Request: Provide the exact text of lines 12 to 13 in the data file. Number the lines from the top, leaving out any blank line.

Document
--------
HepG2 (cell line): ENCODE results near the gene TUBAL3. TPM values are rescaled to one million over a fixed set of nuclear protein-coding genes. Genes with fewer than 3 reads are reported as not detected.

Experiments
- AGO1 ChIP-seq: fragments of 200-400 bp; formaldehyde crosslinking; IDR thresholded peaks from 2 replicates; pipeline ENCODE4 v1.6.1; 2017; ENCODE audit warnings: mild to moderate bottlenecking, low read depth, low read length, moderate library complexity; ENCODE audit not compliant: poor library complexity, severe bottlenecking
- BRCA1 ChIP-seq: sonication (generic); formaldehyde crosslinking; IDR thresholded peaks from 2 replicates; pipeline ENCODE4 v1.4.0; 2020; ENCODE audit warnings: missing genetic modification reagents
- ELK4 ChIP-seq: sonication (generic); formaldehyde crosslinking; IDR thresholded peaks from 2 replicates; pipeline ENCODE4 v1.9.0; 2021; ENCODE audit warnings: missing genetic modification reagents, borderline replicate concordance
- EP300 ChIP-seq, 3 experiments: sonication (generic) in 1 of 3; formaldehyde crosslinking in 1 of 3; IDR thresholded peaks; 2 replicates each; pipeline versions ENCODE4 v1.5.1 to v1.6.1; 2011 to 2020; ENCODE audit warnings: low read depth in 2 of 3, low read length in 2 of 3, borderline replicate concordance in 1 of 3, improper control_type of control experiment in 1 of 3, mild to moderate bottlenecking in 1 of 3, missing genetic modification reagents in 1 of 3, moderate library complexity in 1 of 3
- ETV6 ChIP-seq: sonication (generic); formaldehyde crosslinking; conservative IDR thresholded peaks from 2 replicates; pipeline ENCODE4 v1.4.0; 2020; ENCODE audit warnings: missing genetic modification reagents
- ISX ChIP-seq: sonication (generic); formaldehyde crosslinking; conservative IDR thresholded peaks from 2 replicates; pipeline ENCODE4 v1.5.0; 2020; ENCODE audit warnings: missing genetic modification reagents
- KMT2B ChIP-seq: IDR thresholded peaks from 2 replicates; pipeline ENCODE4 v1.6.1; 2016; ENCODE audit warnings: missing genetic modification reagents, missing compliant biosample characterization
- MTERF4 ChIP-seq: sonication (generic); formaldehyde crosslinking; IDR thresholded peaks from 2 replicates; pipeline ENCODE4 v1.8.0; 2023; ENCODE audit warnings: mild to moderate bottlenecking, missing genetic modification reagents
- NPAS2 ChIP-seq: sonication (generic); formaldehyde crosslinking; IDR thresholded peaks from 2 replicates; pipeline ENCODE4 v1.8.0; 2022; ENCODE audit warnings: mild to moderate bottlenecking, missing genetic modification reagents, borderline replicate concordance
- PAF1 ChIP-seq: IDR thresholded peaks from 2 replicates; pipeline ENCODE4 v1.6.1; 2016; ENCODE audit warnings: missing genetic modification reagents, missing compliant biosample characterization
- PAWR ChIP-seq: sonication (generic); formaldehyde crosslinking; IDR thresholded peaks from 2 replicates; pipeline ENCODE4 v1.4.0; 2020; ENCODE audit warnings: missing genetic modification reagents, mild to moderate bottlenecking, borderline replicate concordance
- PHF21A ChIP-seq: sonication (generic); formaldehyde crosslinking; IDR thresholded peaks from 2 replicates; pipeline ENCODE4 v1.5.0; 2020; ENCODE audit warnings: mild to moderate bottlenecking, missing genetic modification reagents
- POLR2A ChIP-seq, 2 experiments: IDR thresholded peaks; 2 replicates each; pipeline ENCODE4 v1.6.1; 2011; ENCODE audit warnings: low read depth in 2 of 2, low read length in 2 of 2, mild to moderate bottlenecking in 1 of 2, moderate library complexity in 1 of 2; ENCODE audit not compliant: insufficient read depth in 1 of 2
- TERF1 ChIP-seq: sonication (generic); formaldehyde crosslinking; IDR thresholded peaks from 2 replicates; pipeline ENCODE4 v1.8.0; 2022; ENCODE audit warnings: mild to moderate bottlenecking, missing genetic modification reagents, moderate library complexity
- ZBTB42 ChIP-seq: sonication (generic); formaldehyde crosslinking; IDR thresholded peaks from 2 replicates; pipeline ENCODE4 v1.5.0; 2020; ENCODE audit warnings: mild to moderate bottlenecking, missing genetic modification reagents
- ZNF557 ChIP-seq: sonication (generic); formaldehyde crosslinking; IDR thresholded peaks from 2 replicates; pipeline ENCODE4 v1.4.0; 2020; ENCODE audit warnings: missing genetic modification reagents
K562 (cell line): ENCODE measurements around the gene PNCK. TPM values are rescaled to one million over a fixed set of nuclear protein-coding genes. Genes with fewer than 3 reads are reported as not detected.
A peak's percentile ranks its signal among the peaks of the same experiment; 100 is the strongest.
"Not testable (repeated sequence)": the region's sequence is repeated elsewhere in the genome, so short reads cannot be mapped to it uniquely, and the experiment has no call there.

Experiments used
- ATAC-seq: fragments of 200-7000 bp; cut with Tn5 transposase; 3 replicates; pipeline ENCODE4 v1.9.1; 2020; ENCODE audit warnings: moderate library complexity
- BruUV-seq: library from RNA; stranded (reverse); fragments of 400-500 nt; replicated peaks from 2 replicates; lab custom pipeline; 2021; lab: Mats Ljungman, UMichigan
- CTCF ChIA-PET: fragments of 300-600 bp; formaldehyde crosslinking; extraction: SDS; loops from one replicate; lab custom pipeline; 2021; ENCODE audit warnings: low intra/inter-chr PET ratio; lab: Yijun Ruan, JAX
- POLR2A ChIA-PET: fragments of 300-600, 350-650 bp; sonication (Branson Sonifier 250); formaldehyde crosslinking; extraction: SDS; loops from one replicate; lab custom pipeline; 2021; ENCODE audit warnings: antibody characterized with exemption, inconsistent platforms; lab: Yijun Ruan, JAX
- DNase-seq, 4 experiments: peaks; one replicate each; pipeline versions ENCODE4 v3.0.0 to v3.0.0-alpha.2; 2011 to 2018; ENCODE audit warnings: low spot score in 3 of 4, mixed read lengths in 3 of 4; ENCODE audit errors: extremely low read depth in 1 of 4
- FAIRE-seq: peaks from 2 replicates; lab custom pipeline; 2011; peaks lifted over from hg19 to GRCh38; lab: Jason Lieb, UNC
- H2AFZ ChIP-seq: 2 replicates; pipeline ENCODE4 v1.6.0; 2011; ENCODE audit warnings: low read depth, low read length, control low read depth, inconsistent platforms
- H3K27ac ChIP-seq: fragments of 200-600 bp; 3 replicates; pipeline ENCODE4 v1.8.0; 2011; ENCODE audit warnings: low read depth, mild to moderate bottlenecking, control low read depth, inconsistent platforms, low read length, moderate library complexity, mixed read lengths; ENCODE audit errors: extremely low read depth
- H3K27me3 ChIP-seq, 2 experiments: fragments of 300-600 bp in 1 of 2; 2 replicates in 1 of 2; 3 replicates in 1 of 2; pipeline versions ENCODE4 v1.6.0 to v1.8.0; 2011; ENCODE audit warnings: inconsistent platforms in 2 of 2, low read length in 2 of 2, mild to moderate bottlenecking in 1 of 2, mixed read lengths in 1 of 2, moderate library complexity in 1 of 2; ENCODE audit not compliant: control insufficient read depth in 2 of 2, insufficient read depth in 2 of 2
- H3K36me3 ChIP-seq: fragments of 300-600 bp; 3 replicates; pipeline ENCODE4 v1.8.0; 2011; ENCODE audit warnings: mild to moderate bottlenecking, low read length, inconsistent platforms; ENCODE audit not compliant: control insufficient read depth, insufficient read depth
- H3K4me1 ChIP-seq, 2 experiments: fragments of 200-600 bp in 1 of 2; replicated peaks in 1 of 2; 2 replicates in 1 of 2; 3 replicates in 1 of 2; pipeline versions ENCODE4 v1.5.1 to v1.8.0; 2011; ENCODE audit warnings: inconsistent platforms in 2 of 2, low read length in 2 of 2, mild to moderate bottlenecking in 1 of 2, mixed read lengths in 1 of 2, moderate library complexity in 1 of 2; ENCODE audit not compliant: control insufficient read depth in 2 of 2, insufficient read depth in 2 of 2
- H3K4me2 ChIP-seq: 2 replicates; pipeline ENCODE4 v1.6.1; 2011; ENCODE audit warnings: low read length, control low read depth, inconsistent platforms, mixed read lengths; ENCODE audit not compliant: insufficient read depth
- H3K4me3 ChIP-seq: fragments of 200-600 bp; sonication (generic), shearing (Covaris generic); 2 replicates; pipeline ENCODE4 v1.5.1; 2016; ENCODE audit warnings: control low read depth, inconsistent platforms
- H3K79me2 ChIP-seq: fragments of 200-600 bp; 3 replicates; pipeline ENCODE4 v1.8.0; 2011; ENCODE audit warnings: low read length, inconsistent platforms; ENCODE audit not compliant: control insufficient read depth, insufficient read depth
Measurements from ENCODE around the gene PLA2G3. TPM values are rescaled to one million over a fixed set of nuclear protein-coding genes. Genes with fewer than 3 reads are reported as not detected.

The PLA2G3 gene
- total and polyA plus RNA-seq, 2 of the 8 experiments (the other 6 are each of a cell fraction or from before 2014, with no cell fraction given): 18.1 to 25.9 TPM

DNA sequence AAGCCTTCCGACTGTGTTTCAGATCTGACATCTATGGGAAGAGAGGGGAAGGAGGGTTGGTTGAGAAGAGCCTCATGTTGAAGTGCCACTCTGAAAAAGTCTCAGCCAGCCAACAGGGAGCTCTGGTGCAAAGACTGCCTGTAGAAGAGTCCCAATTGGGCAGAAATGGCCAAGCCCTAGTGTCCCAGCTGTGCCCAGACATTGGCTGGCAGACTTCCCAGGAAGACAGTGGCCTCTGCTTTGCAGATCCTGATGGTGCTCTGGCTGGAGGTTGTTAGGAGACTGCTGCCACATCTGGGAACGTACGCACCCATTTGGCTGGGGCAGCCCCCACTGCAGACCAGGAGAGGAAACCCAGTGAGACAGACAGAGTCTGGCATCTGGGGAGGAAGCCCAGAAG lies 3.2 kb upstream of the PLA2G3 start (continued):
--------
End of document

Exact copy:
- PAF1 ChIP-seq: IDR thresholded peaks from 2 replicates; pipeline ENCODE4 v1.6.1; 2016; ENCODE audit warnings: missing genetic modification reagents, missing compliant biosample characterization
- PAWR ChIP-seq: sonication (generic); formaldehyde crosslinking; IDR thresholded peaks from 2 replicates; pipeline ENCODE4 v1.4.0; 2020; ENCODE audit warnings: missing genetic modification reagents, mild to moderate bottlenecking, borderline replicate concordance